You must have formal training to become an acupuncturist, although the requirements vary from one state to another. Acupuncture is an ancient Oriental tradition based on the concept that illness and pain result from energy imbalances in the body. Most states regulate the practice of acupuncture, which is one of the disciplines incorporated into the practice of traditional Chinese medicine. In most cases, a minimum of an associate degree or the equivalent is required, as well as completion of a three-year acupuncture program. Most states also require that you pass the National Certification Commission for Acupuncture and Oriental Medicine examination to become licensed.
Requirements Differ by State
Each state develops regulations regarding acupuncture. Unless you plan to relocate after your training, begin the process by researching your state’s requirements. Regulatory agencies differ from one state to another. In California, for example, acupuncture is regulated by the Department of Consumer Affairs. You must graduate from one of the schools on California’s approved list to become an acupuncturist, and you must complete a four-year program in Oriental medicine that includes acupuncture and the use of Chinese herbs, according to the Tri-State College of Acupuncture. If you live in Alabama, however, neither certification nor licensing is required to become an acupuncturist.
Choose an Accredited School
Aside from your state’s regulatory requirements, the Council of Colleges of Acupuncture and Oriental Medicine, or CCAOM, recommends you choose a school that is accredited or preaccredited by the Accreditation Commission for Acupuncture and Oriental Medicine. Schools can vary significantly in their emphasis, and the curriculum may focus on Chinese, Japanese, Five Element, Korean or Vietnamese traditions. Accreditation ensures your school meets certain educational standards. In addition, you must graduate from an accredited school to take the national certification exams, which are required for practice in most states.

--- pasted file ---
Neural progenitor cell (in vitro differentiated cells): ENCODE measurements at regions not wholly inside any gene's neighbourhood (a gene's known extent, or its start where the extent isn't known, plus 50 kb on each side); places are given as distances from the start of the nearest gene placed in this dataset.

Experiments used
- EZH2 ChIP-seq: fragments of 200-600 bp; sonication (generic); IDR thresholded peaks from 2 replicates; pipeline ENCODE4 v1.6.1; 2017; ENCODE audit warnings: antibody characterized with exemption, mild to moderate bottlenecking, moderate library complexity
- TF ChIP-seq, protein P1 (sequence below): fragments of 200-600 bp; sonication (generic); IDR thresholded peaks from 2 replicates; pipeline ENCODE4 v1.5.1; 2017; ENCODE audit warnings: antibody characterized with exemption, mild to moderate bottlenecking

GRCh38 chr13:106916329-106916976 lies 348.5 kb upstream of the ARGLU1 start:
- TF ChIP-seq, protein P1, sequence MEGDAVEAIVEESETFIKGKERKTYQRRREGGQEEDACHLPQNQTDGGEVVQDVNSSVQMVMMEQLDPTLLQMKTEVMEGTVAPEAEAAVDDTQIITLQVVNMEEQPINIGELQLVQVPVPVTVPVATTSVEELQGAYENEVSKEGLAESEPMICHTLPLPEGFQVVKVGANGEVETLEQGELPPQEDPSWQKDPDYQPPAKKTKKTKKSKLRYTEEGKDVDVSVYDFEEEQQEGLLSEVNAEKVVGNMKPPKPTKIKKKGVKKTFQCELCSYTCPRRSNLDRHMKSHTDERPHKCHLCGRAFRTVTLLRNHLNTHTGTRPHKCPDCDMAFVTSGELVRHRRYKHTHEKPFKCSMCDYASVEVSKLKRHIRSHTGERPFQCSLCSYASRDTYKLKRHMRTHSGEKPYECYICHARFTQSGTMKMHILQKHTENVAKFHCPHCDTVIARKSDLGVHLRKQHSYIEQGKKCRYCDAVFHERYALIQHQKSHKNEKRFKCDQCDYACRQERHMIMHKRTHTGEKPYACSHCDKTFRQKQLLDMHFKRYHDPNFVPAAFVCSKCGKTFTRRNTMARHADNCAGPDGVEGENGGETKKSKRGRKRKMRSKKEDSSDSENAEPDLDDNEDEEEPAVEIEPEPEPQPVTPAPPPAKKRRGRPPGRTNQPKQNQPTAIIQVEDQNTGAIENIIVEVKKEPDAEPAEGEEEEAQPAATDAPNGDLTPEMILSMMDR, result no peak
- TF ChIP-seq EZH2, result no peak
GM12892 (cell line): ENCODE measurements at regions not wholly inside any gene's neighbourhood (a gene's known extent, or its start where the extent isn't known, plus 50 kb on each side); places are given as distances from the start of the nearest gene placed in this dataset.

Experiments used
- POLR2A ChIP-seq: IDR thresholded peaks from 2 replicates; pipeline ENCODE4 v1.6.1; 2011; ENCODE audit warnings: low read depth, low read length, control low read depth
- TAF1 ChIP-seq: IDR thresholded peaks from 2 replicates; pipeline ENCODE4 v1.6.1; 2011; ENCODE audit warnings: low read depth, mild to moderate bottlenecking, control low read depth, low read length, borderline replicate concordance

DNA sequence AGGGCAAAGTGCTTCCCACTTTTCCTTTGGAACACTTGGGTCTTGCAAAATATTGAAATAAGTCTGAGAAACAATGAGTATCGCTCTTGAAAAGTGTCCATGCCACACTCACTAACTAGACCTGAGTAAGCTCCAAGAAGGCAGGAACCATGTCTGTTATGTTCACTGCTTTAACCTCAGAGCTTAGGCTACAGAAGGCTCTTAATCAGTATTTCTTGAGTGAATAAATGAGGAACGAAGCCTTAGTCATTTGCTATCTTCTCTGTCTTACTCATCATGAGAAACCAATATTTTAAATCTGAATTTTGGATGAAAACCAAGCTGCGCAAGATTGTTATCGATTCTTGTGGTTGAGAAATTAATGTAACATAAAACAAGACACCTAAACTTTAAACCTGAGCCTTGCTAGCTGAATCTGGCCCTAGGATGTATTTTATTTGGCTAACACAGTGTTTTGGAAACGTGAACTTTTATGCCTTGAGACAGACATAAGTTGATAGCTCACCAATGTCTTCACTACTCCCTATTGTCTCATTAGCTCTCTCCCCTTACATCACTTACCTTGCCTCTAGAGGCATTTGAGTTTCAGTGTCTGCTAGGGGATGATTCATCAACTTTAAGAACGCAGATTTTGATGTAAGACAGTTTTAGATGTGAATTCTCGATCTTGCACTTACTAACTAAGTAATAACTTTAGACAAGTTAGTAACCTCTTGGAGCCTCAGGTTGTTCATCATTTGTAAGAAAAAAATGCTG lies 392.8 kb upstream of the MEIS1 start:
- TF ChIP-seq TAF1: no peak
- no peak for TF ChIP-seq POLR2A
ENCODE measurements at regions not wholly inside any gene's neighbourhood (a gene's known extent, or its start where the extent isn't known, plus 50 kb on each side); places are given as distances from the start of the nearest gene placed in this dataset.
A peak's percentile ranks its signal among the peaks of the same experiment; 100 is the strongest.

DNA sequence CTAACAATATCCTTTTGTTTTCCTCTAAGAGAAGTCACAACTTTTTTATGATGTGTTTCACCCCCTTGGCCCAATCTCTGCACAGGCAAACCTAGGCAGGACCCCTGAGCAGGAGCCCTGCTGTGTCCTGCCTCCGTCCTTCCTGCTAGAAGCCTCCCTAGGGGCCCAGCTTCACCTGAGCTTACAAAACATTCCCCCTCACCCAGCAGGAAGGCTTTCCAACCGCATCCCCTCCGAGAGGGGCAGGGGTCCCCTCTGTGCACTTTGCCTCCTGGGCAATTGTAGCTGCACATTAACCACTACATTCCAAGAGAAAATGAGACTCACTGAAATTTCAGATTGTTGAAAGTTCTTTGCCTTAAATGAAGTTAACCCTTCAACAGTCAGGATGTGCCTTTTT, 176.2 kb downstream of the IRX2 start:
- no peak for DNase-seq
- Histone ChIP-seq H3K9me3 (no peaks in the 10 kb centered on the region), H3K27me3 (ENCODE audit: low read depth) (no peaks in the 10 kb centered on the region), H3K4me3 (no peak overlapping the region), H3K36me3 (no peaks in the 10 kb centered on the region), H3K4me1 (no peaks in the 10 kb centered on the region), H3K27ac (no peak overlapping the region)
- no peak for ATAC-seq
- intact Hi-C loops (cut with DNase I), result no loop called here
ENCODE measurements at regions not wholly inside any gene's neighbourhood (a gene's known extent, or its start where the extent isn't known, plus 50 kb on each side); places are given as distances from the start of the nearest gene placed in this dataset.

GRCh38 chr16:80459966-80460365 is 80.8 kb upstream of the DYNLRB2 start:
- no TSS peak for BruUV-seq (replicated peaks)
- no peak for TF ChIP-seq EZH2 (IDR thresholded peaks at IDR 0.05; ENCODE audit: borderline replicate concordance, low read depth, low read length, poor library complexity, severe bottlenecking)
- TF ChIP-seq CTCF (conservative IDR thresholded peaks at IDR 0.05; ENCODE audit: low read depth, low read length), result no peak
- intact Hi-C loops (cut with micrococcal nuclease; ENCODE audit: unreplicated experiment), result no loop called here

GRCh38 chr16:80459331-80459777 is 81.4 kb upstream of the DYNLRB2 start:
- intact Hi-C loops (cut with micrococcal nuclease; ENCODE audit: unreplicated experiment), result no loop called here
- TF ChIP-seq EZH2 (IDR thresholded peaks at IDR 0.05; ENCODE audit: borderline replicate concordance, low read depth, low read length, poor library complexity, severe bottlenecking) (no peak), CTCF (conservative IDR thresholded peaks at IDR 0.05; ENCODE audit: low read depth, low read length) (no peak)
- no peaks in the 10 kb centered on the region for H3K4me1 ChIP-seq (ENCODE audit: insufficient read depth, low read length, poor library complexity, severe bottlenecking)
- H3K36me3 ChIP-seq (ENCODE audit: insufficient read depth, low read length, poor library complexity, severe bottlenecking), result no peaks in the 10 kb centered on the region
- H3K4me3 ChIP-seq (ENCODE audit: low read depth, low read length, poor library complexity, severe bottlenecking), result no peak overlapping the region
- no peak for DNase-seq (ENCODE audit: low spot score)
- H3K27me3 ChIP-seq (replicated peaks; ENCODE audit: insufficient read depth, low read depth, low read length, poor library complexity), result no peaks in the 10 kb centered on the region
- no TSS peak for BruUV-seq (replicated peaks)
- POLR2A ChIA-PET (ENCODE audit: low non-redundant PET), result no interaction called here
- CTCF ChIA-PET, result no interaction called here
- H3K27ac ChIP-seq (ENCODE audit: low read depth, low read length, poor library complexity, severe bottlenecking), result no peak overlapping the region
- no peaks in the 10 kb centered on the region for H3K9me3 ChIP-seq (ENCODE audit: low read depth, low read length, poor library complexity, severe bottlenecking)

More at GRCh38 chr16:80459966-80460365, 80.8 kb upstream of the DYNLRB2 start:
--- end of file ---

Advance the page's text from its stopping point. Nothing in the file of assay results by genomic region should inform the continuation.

Get a Master's Degree
The CCAOM notes that a master’s degree is considered the entry-level standard for acupuncturists. O*NET Online reports that 48 percent of acupuncturists in the U.S. have a minimum of a master’s degree. Fourteen percent have a professional degree -- such as an M.D. -- and 13 percent have a doctorate. You will need at least two years of baccalaureate-level education for admission to an acupuncture program. However, some acupuncture and Oriental medicine colleges require a bachelor’s degree prior to admission. If you are a licensed registered nurse or physician assistant, this requirement may be waived.
Job Outlook and Salaries
The use of acupuncture increased from 2002 to 2007, according to a 2008 study by the National Center for Complementary and Alternative Medicine, indicating a growing demand for acupuncture services. O_NET Online expects job growth for acupuncturists to range from 8 percent to 14 percent from 2012 to 2022, which is about average compared to all occupations. Since acupuncture is a relatively small profession, that growth rate will lead to approximately 13,500 new jobs. The median annual salary for acupuncturists in 2013 was $72,870, according to O_NET Online.